By Jake Thompson
INDIANAPOLIS — As the wrestling postseason started four weeks ago, teams and individuals were whittled down one by one. Five county wrestlers advanced from a total of seven on Friday night into the final day of the 75th Annual IHSAA Wrestling State Finals at Bankers Life Fieldhouse last night.
In the end, only one was left standing at the top of the podium; Danville’s Neal Molloy.
This was the second time in Molloy’s prep career that he has occupied that spot — the first coming in his sophomore year — and the victory was certainly a little more than satisfying to the outgoing 145-pound senior.
“It felt real good to finish on top,” Molloy said smiling. “Having all of these people around me makes it great. The town of Danville is behind me and it just feels awesome.”
For Danville coach Steve Pugliese, the ride with Molloy over the past four years has been a wild one and culminated with a gripping end in their final bout together.
“The match was a little more exciting than I wanted it, but winning never gets old,” Pugliese said. “I don’t know that I can put it into words.”
Leading 4-3, Molloy appeared to have possibly given up a takedown to Yorktown's Eli Walker in the closing seconds of the third period. As the two wrestlers stood on the mat awaiting the official outcome, it was finally ruled time had expired before the possibility of a takedown could be considered according to Pugliese.
While Molloy led all Hendricks County wrestlers on the weekend, his teammates Brayden Montgomery and Brock Hudkins also came away with hardware.
Hudkins, a freshman, took fifth place, losing only to the eventual state runner-up in a loss that is likely to stick with him for a while. In the wrestleback rounds, Hudkins convincingly defeated the state’s No. 2 and No. 3-ranked 106-pound wrestlers to earn his spot on the podium.
“I just went out and wrestled and this is something else,” Hudkins said. “I’ve wrestled in big places and big matches, a lot of Team Indiana teams and this is just like it with tough competition. I wouldn’t say I had a bad day. I wrestled to the fullest, but I wish I could have changed what place I got. I wrestled the hardest I could and I had no regrets afterwards, they were really good.”
Montgomery, a senior, has come a long way in his tenure with the Warriors and closed his career with a sixth place finish. After advancing past the first round Friday night, Montgomery, like Hudkins, lost to the eventual state runner-up. A loss in his last prep match dropped Montgomery to sixth.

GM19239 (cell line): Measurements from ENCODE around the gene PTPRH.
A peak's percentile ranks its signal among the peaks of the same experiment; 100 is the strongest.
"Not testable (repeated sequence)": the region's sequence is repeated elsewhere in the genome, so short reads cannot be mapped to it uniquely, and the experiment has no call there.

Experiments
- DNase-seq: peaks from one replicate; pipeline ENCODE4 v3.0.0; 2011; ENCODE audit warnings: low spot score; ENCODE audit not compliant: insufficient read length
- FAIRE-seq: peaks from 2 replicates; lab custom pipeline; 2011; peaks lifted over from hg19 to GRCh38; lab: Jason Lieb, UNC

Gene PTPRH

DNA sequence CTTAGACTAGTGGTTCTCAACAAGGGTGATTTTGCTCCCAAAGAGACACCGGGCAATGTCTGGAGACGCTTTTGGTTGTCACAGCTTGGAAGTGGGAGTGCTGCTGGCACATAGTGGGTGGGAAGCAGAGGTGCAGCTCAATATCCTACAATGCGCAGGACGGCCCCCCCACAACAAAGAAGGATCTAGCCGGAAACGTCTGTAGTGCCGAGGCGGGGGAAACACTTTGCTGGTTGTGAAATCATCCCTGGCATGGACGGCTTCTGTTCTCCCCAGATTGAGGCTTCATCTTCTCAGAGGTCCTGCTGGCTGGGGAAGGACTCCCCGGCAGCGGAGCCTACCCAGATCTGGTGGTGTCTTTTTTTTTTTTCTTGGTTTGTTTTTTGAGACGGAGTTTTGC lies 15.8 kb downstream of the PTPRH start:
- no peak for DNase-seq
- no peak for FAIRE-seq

“I didn’t want that to happen again and put in the work all year,” Montgomery said of his Friday night last season. “I wish I would have ended my career with a win but I can’t say I haven’t had fun here. We have some guys on the team that make it worth being here… and that’s what I loved about this team.”
Pugliese beamed with pride when talking about the accomplishments of the program and how far it has come thanks to the dedication and hard work of his wrestlers. Of the 69 teams represented in the state finals, Danville finished tied for 11th.
“We’ve never had more than one guy place in any year,” Pugliese said. “So, to win all three matches last night and bring home three medals, and more importantly bring home three guys in the top six, it is just a product of what we’ve been doing the last six years at Danville.”
Brownsburg’s Connor Ludwig started the day up against a state runner-up from last season and this year — Perry Meridian’s Jake Masengale — and could not get past him. Another loss in overtime put the Bulldog in the seventh and eighth place match, one he won by injury default for seventh.
“It was fantastic,” Ludwig said. “My goal was to get to last night and win and I got that goal. I just wanted to do as well as I could today and it was a great experience with all of the fans, the crowd and the atmosphere. It was great to get here my senior year.”
Avon’s Dylan Jones made it to semistate before being beaten and found himself up against Indiana’s No. 1-ranked wrestler Saturday morning in the 220-pound class. After taking just his second loss on the season, Jones reinjured his arm and could not continue. He injury defaulted that round and the next to secure eighth place.
Going out by way of injury certainly was disappointing, especially after placing sixth last season.
“Definitely not the way you want to go out your senior year,” Jones said fighting back tears. “I’ve been working so hard in the room and it just sucks. I know I can beat all of those kids out there and if I was healthy I know I would. It’s just tough that I really don’t have a chance to.”
The loss may have been almost equally as devastating for Avon coach Israel Blevins who, as his eyes welled up, was emotional while talking about Dylan.
“It’s definitely tough and he’s been battling that injury all season,” Blevins said. “He’s been going through the season with it and did well for what it is. For all the young kids we’ve had, he’s been a remarkable leader. It’s just upsetting to have to see one of your wrestlers have to finish his career that way.”